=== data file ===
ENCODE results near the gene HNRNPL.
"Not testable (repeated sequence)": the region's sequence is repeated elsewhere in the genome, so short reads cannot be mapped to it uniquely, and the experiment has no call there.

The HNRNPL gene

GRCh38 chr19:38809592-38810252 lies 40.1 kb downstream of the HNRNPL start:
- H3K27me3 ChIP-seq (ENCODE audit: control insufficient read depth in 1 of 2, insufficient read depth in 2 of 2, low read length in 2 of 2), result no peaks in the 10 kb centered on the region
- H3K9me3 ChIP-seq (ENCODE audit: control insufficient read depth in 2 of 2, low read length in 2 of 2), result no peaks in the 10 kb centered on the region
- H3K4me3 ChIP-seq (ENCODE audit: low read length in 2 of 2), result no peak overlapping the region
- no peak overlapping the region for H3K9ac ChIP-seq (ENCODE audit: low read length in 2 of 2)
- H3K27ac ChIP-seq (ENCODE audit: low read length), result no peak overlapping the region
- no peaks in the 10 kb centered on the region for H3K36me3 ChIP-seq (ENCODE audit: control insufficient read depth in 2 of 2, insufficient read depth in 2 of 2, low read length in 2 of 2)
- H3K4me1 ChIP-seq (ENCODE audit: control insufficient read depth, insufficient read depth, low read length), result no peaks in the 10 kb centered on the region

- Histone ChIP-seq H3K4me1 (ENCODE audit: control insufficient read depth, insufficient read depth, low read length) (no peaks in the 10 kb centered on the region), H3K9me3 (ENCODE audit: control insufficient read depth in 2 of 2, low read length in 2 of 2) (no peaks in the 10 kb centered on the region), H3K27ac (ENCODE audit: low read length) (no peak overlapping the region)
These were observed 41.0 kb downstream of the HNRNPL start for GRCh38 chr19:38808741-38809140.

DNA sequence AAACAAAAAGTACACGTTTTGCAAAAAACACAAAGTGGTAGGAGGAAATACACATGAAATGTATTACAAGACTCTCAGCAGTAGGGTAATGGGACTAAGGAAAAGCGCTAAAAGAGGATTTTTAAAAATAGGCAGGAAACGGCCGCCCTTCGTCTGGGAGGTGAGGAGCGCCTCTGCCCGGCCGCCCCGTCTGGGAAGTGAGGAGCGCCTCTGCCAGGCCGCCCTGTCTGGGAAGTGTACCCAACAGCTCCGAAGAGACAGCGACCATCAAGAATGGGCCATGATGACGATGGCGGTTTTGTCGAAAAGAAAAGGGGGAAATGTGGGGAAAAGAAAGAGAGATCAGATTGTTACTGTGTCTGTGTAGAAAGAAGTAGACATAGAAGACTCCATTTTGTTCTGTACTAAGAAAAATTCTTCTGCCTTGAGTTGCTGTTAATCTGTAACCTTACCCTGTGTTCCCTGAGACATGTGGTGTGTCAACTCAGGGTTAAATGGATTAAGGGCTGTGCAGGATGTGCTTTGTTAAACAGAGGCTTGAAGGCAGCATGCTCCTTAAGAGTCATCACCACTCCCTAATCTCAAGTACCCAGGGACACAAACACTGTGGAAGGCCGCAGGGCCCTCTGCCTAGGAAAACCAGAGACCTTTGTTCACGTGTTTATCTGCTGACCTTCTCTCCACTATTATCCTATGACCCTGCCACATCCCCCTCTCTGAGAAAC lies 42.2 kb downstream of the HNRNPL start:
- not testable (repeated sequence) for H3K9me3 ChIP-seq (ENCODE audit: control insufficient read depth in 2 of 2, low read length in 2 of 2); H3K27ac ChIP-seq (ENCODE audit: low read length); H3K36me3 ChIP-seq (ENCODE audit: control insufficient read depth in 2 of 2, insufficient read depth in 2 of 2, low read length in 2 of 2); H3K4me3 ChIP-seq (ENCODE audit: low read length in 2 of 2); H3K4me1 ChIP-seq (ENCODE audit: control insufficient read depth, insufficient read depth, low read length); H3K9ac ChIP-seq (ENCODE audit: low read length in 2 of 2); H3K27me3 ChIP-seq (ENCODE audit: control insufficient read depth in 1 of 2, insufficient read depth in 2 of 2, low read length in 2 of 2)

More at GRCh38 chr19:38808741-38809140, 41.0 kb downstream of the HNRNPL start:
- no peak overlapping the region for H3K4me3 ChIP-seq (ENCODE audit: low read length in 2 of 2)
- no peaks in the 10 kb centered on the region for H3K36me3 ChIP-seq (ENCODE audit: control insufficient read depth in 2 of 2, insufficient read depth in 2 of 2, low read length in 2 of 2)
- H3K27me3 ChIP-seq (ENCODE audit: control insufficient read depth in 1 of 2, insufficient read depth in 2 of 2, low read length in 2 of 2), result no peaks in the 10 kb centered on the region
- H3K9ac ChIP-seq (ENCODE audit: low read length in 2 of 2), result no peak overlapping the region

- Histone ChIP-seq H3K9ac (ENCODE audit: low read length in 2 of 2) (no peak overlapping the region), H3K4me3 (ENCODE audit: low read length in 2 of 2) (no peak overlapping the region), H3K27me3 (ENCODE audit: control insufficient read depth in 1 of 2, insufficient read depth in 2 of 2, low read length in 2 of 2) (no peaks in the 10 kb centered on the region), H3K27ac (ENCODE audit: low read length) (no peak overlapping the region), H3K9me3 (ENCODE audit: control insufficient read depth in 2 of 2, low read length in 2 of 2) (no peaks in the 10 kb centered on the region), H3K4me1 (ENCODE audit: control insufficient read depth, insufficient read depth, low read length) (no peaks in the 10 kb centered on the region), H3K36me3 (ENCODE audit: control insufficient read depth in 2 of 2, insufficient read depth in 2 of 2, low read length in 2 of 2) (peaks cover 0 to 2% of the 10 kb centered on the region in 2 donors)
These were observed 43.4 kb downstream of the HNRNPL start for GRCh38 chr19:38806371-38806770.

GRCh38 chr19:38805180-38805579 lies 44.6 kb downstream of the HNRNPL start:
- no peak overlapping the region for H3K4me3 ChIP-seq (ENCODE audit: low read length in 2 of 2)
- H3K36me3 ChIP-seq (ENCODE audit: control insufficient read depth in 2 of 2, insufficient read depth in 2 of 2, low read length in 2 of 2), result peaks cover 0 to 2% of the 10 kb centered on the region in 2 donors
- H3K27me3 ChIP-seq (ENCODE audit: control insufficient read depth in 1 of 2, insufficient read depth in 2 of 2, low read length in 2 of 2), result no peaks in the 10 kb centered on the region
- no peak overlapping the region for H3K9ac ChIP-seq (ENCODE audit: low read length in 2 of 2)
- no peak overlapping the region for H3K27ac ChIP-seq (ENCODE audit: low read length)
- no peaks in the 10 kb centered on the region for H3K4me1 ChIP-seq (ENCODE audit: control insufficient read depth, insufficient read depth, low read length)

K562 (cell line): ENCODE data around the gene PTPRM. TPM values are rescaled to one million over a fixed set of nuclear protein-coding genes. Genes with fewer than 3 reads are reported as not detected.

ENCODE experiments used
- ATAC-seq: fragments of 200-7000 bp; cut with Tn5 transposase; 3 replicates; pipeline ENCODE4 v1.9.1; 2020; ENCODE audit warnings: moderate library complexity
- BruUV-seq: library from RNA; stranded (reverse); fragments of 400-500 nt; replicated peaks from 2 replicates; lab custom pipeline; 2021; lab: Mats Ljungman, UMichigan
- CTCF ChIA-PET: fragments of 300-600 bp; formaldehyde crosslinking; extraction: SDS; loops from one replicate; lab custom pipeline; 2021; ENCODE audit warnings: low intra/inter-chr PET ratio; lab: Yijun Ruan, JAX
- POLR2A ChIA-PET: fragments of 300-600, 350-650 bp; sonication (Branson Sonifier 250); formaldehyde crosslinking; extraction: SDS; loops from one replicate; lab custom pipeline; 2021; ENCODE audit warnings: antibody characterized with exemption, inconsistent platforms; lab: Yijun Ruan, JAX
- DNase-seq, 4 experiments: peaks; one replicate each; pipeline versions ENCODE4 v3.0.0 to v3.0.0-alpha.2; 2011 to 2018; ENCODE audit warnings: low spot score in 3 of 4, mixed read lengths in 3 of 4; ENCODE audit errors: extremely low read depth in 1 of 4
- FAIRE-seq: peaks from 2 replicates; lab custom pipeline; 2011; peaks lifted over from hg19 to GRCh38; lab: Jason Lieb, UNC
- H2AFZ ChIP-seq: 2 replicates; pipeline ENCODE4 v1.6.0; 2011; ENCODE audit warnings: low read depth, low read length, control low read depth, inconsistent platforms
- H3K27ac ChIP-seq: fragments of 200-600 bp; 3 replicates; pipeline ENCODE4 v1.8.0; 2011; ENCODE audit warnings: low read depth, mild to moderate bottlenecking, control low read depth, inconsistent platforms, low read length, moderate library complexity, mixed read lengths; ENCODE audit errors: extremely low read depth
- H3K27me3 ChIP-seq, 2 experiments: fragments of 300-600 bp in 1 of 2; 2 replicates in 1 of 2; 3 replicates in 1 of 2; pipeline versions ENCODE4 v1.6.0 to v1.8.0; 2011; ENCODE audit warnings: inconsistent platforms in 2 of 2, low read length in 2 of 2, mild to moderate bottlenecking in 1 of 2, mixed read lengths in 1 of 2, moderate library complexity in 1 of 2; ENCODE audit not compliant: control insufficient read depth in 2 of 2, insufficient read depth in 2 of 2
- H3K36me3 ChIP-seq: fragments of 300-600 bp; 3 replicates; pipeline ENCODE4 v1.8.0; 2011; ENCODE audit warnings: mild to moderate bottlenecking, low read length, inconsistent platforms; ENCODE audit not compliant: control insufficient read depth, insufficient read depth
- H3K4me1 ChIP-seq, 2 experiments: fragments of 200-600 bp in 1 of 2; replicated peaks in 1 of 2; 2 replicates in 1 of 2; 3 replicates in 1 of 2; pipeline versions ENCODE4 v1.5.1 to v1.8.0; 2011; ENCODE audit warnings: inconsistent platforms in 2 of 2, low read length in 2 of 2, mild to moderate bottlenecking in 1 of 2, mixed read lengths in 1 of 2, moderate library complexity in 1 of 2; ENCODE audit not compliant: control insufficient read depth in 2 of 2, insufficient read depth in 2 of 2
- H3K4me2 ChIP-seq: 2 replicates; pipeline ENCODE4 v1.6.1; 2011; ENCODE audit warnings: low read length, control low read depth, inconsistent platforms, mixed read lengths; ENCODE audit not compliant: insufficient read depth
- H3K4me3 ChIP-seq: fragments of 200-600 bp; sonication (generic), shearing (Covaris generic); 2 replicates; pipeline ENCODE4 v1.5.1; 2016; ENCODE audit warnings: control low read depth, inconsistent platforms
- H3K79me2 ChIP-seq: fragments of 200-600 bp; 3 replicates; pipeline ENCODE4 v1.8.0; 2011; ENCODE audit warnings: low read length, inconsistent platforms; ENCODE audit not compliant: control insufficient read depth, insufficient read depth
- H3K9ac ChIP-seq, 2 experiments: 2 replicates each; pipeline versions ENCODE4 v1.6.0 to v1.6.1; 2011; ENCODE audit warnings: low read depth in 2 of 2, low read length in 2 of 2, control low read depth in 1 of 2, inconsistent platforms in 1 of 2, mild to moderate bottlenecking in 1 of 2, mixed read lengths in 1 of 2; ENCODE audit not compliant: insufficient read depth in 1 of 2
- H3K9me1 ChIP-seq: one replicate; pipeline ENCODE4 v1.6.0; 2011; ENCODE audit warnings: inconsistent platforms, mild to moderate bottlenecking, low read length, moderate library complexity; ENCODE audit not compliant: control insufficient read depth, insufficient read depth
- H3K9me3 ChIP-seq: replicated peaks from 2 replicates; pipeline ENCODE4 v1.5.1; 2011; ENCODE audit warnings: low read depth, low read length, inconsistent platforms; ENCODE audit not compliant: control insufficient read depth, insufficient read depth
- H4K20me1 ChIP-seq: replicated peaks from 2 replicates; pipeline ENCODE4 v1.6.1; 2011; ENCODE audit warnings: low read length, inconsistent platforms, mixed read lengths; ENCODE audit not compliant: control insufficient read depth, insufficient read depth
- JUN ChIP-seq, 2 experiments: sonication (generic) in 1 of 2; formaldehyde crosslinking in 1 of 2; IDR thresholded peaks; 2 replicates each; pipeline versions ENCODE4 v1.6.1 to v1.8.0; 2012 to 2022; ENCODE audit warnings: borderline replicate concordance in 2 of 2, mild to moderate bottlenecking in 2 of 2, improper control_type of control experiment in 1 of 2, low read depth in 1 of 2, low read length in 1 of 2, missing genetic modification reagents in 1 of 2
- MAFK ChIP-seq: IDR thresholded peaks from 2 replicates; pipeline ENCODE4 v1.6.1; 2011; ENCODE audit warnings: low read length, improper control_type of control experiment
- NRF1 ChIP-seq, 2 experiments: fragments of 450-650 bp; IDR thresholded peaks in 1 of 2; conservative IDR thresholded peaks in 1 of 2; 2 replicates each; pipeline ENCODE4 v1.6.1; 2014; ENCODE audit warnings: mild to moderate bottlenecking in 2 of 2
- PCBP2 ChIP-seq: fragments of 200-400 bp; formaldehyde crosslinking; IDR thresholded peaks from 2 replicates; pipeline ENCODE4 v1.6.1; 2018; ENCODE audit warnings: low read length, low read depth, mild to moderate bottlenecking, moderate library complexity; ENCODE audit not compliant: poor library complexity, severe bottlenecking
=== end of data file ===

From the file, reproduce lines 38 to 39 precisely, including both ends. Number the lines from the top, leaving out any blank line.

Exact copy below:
- H2AFZ ChIP-seq: 2 replicates; pipeline ENCODE4 v1.6.0; 2011; ENCODE audit warnings: low read depth, low read length, control low read depth, inconsistent platforms
- H3K27ac ChIP-seq: fragments of 200-600 bp; 3 replicates; pipeline ENCODE4 v1.8.0; 2011; ENCODE audit warnings: low read depth, mild to moderate bottlenecking, control low read depth, inconsistent platforms, low read length, moderate library complexity, mixed read lengths; ENCODE audit errors: extremely low read depth